Does your son have extraordinary gifts? Would your daughter's class be as much fun if she weren't in it? Your answer to those questions could determine, in part, whether or not you're turning your child into a narcissist, according to a study from Ohio State University that's trending on social media today.
"Children whose parents think they’re God’s gift to the world do tend to outshine their peers – in narcissism," a press release about the study said. "In a study that aimed to find the origins of narcissism, researchers surveyed parents and their children four times over one-and-a-half years to see if they could identify which factors led children to have inflated views of themselves."
"Results showed that parents who 'overvalued' their children when the study began ended up with children who scored higher on tests of narcissism later on," the release said. The release also has a handy quiz you can take to find out if you overvalue your child, age 8 to 12.
As I read the study and the news reports about it, my mind went immediately to this weekend's awards ceremony at the Odyssey of the Mind regional tournament at Wake Tech in Garner. Teams from across the region competed in various skits and performances that required them to build structures from balsa wood or create rubber band powered devices or develop their own silent movie.
Not every team could win. And my daughter's team, which I helped coach, didn't take home a medal. It was a tight field and a tough lesson to learn after her team won first place last year. Sure, there were tears and disappointment - among my team members and from other team members, who worked so hard for months and didn't take home anything physical from the competition to show for it.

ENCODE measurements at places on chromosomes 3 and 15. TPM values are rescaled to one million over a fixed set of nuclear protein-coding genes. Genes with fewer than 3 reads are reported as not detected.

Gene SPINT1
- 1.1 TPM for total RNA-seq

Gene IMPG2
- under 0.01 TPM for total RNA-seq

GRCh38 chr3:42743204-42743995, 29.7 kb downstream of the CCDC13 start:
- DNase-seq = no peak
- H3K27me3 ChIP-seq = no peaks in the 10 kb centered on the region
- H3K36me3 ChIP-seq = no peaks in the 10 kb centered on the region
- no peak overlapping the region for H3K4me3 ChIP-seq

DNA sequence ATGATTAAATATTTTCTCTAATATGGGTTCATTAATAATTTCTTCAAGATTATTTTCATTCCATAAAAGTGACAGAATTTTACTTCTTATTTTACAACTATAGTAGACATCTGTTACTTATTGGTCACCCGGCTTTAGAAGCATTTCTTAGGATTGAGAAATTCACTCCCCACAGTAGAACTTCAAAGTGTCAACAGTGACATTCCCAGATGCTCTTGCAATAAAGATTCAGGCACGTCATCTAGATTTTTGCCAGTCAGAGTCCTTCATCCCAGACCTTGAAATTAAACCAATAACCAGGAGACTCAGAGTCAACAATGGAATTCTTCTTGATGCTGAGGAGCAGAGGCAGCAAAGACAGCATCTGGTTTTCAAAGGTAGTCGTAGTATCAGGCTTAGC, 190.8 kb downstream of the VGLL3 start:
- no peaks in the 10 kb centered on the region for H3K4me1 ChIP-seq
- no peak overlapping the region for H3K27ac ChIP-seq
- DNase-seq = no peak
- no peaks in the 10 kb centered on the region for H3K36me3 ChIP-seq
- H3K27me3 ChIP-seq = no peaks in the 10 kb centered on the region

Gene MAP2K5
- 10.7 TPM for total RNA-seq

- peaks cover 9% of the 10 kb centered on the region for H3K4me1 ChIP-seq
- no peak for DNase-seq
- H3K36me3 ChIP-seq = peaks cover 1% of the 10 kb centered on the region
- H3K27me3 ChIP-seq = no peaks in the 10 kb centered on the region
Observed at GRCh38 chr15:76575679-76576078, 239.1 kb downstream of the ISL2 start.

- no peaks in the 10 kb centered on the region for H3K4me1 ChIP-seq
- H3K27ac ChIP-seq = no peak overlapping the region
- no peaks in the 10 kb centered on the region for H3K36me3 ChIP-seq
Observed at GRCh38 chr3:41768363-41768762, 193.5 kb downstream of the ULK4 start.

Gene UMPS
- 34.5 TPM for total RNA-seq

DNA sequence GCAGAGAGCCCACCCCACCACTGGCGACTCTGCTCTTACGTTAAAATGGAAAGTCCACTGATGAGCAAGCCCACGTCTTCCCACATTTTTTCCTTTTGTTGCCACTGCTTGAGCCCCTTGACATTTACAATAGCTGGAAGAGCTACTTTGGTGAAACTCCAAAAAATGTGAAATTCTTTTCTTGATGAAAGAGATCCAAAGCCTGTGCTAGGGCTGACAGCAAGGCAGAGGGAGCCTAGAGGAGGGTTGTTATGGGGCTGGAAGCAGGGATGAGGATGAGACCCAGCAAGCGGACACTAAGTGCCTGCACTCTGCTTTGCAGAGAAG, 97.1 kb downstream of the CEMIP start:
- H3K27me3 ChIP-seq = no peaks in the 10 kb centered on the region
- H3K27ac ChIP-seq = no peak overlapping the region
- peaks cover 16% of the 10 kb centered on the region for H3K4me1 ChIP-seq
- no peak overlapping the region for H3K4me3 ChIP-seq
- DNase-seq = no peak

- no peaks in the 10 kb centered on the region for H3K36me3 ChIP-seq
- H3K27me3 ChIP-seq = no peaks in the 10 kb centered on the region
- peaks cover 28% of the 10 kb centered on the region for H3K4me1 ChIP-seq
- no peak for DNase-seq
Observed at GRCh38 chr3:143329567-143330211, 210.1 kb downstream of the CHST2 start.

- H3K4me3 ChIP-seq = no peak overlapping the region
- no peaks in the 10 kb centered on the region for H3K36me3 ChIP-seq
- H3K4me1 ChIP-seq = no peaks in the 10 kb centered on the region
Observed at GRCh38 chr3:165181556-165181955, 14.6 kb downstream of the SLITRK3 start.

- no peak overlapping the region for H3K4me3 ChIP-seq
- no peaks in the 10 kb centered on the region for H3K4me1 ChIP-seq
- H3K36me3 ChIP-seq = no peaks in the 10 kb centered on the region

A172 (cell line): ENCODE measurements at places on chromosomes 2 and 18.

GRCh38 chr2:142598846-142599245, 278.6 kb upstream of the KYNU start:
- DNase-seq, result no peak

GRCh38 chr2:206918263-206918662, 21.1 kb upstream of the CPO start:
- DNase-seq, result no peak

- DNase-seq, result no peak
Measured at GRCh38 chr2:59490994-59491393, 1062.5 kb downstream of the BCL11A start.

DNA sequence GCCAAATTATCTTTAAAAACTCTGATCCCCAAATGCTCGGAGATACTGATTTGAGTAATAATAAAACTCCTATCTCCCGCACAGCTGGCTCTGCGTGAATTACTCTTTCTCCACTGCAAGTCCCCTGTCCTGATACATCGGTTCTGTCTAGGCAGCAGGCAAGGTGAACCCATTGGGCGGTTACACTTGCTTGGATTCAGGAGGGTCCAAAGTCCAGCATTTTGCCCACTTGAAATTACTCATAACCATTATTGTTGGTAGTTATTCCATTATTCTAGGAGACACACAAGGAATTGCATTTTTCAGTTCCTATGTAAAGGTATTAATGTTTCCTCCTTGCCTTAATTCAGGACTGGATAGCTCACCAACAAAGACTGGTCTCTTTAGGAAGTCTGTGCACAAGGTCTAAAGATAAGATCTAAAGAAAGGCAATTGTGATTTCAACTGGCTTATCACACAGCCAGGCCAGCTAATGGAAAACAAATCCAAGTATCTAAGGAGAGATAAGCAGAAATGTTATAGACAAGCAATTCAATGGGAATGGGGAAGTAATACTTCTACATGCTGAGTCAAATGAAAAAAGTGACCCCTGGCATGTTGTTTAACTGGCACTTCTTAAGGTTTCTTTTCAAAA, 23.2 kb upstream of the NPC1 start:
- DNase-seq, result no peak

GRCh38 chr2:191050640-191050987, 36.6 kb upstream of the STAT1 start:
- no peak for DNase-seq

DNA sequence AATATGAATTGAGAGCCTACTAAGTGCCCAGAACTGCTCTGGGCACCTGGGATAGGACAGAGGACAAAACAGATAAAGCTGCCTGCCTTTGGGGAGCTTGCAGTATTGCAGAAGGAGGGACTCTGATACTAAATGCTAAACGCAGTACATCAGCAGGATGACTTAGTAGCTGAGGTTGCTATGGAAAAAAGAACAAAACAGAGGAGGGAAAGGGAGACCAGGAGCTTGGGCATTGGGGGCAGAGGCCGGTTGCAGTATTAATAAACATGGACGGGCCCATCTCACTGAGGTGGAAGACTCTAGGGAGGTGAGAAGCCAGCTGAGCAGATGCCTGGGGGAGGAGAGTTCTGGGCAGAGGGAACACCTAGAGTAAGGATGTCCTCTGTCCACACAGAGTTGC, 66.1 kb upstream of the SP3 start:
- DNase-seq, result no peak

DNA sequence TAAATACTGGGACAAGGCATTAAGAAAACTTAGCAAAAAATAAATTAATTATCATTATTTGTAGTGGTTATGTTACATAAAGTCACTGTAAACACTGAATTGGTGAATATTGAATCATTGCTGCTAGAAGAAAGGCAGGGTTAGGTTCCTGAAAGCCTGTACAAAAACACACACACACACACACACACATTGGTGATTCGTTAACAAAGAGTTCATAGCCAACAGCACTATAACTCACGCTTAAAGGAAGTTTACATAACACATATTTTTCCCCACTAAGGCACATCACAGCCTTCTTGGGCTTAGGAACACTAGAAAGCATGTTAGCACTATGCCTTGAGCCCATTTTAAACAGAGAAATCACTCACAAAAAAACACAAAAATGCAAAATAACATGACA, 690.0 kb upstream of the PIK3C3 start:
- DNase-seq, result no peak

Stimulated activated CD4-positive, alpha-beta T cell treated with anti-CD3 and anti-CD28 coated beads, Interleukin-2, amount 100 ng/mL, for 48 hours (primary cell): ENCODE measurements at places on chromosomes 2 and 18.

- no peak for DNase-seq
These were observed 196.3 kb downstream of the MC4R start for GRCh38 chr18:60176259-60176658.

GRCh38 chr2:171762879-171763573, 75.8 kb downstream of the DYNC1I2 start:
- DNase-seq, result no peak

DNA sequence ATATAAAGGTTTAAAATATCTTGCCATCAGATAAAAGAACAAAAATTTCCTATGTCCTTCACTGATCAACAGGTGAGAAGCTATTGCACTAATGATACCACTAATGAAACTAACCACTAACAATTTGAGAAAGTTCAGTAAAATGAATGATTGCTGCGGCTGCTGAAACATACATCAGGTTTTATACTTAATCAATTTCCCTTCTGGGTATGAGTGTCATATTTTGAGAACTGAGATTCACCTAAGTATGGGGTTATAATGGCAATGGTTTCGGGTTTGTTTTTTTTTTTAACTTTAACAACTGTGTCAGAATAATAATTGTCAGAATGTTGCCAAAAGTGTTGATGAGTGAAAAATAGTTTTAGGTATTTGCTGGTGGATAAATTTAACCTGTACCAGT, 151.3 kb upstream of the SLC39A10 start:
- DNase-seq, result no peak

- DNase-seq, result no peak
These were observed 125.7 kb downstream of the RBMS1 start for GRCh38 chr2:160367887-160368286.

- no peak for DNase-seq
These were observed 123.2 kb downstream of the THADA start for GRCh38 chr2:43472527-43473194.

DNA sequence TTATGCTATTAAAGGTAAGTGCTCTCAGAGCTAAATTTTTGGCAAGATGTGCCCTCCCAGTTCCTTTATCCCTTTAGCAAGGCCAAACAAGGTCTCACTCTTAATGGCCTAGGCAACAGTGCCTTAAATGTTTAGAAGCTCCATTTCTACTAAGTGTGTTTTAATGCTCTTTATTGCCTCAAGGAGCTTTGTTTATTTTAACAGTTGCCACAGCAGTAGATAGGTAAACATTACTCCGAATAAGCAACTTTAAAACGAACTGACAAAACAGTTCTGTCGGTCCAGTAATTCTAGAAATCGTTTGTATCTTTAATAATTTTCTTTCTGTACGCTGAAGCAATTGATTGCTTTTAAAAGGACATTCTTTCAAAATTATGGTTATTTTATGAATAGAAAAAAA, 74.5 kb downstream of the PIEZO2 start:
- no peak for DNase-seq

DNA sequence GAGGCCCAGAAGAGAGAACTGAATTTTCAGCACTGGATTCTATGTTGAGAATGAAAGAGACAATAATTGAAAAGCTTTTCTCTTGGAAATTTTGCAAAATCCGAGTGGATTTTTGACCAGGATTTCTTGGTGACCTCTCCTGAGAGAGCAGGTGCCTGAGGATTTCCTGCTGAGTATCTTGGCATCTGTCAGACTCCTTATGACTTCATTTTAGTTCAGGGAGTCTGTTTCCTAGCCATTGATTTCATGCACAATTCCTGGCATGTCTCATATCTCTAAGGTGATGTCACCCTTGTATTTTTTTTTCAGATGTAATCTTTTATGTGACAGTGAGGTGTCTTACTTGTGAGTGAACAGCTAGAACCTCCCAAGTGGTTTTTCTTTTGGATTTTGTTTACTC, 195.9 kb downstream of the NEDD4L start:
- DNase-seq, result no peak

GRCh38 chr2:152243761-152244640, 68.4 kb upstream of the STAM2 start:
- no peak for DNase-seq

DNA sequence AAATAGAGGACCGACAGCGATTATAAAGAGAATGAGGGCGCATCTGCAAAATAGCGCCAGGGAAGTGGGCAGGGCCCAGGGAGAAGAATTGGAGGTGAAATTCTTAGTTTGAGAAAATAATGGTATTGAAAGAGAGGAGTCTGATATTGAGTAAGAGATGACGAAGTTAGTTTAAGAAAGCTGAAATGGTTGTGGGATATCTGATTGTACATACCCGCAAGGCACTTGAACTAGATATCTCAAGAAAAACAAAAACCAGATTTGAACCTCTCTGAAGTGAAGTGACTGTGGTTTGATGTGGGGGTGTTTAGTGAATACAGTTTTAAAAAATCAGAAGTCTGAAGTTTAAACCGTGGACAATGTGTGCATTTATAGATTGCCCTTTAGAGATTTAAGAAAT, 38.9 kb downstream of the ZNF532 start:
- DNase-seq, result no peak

It also reminded me of the spelling bee at my daughter's school earlier this year. At each round, kids were knocked down, some crying. It was all on public display.
"It's like the Hunger Games out there," I joked with a friend.
But here's the thing: Losing is tough. But it's good. It's healthy. And, let's face it, nobody is perfect, including that little me you've got tucked under your arm.
Constantly giving kids rewards; praising them for every little thing; awarding them with medals after every sports season regardless of performance; or telling them they are the best at everything does a disservice to them. So does making excuses for them when they lose.
This all doesn't mean that kids shouldn't feel good about themselves.
The study pulls out the difference between children with high self-esteem and narcissists. Kids with high self-esteem didn't see themselves as more special than others, the release says. They just said they were "happy with themselves and liked the kind of person they were."
In fact, researchers found that constant coddling and praising can hurt our kids.
"While parental overvaluation was associated with higher levels of child narcissism over time, it was not associated with more self-esteem," the release said. "In contrast, parents who showed more emotional warmth did have children with higher self-esteem over time. Parental warmth was not associated with narcissism."
I don't know about you, but I'd rather raise a child who turns into an adult with high self-esteem instead of a narcissist.
Lead author Eddie Brummelman, a postdoctoral researcher at the University of Amsterdam in the Netherlands who worked with Ohio State researchers, offered some advice for parents.
“Parent training interventions can, for example, teach parents to express affection and appreciation toward children without telling children that they are superior to others or entitled to privileges,” he said.
On Saturday, after the tournament results were in, I hugged my daughter. And then I hugged her some more.
"If we didn't lose sometimes, it means we're not trying new things. We're not stretching ourselves," I told her in my version of a post-game pep talk. "Not everybody is perfect. Not everybody can do things perfectly all of the time. I can't. You can't. But I love you."
"I love you, too," she replied.
Sarah is a mom of two and editor of Go Ask Mom.